Classified: The Secret History of the Personal Column

HG Cocks

Classified: The Secret History of the Personal Column

Bohemian girl (London, S.W.) 24, in digs, interested most things, educated, lonely, desires man pal, London or abroad'. On 1 September 1920, the Metropolitan police received a tip-off that a certain magazine, the Link, was running extremely dubious personal ads. An investigation and court case followed, and the editor of the Link, Alfred Barrett, found himself in the dock accused of promoting, among many other things, loose living, homosexuality, prostitution and white slavery. As he struggled to defend himself, the full weight of official disapproval and media outrage was brought to bear on him. So begins "Classified", an original sideways look at the history of relationships - and attitudes to relationships - in twentieth-century Britain, explored through the medium of the personal ad. From First World War soldiers hoping for lady friends who would send them food packages, to lonely clerks and typists desperate for love in the cities of 1920s England, through to the swingers of the 1960s and 1970s and the internet junkies of today, it shows how the personal ad has mirrored and encouraged seismic shifts in society and popular attitudes to relationships. At the same time, it also unearths the stories of the heroes and villains of the personal ad - the former deb Heather Jenner who in 1939 set up a marriage bureau for Tatler-reading aristocrats, the shadowy Cyril Benbow whose cryptic 'Gentleman has books for sale' masked a burgeoning pornography empire, and the tragic figure of Irene Wilkins, strangled and bludgeoned to death in Bournemouth in 1921 by a man who scoured the personal ads in his search for victims. Together the tales of such individuals reveal the many-faceted nature of love and desire in the Britain of the past hundred years. 3.5 out of 5 based on 7 reviews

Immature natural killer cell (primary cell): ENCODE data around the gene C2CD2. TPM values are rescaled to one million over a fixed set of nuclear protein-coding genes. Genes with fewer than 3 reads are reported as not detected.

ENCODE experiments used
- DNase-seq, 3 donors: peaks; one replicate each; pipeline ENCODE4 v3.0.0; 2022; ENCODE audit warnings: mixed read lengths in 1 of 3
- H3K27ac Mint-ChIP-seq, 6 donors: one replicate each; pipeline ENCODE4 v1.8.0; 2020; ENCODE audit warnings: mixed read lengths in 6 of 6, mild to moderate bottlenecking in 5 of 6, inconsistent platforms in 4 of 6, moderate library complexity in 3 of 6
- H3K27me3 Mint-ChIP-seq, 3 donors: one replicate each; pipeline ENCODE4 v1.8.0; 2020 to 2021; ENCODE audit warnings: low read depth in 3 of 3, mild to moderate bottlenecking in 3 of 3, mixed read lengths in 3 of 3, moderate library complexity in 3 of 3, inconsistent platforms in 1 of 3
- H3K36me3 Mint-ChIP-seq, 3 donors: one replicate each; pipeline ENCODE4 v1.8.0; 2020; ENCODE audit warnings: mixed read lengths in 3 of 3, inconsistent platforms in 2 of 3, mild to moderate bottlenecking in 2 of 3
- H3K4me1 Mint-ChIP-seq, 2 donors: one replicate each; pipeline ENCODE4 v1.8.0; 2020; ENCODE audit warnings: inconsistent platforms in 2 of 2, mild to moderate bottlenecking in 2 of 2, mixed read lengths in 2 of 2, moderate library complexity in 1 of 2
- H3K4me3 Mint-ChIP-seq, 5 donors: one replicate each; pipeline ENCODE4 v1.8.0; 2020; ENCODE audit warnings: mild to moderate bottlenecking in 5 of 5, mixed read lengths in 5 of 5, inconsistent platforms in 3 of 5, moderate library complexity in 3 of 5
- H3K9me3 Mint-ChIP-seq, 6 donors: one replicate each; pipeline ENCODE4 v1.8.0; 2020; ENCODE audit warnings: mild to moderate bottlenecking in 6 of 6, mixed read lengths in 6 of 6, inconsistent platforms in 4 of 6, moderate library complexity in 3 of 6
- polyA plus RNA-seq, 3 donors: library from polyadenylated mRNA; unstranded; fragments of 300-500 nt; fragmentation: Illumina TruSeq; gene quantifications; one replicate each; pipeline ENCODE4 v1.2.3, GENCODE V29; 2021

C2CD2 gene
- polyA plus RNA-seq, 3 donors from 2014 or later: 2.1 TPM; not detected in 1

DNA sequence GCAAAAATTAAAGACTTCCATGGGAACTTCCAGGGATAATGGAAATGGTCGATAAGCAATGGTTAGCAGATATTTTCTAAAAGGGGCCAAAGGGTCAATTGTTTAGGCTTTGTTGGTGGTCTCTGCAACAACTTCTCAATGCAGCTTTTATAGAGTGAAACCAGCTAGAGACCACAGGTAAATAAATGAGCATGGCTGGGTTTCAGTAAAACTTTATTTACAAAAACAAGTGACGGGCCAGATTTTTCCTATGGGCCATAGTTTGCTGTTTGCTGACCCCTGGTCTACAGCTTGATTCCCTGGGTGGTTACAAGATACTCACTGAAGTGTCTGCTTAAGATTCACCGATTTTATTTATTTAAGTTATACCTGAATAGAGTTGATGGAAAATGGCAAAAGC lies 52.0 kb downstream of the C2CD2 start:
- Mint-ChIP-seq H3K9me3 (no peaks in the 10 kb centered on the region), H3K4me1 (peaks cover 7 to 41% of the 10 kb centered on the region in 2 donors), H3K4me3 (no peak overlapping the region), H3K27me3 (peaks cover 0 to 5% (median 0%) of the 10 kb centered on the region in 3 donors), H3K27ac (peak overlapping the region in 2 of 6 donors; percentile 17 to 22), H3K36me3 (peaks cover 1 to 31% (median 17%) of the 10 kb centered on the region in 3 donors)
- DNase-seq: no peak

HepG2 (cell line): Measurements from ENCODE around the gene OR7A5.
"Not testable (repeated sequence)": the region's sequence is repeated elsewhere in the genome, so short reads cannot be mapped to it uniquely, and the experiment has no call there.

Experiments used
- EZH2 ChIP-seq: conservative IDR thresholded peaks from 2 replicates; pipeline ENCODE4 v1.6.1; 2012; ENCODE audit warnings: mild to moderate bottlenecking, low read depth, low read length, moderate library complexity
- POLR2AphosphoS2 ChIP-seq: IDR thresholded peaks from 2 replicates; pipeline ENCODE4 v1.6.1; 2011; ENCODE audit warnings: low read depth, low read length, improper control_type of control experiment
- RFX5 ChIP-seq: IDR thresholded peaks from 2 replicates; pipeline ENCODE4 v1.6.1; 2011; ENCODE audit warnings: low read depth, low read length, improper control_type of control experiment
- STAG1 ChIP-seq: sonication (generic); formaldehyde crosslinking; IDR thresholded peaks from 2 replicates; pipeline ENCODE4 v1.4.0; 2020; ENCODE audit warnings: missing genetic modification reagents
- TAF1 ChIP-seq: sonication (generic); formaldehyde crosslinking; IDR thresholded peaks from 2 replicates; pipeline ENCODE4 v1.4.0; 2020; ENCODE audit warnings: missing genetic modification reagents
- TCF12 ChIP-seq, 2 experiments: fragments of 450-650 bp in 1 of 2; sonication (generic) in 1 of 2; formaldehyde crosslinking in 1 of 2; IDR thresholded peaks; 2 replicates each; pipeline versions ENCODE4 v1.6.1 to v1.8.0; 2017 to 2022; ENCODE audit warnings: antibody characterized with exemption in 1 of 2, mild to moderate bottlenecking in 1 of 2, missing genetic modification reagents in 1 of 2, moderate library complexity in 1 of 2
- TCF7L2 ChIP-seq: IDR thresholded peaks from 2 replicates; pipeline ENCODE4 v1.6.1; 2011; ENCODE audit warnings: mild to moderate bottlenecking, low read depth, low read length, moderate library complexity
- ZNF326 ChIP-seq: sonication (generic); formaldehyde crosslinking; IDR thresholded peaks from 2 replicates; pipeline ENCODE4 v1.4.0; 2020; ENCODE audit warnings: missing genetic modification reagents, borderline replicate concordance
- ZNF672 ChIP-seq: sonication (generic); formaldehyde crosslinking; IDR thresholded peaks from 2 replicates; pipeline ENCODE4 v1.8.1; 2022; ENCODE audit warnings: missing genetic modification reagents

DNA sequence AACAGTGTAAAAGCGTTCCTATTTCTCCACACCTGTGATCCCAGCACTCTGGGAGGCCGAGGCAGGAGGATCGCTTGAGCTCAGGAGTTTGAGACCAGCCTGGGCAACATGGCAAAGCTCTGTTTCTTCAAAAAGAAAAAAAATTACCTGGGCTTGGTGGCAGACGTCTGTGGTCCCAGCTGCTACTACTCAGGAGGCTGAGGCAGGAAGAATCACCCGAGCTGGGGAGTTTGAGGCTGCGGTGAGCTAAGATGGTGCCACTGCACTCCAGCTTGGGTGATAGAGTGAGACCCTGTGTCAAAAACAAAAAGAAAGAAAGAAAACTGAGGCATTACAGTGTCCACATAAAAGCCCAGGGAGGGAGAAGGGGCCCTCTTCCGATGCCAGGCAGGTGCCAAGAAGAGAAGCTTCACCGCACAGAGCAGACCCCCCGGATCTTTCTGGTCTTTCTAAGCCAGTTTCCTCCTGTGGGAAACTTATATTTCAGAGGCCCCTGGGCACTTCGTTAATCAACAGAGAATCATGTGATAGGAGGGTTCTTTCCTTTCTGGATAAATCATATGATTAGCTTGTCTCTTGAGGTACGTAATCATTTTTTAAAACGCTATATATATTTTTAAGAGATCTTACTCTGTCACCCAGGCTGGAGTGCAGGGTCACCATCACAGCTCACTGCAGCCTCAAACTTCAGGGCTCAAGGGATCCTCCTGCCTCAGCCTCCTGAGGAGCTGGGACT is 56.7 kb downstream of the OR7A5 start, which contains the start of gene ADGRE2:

Classified: The Secret History of the Personal Column

Omniscore:

Classification Non-fiction
Genre History, Sex & Sexuality
Format Hardback
Pages 240
RRP £14.99
Date of Publication February 2009
ISBN 978-1847945006
Publisher Random House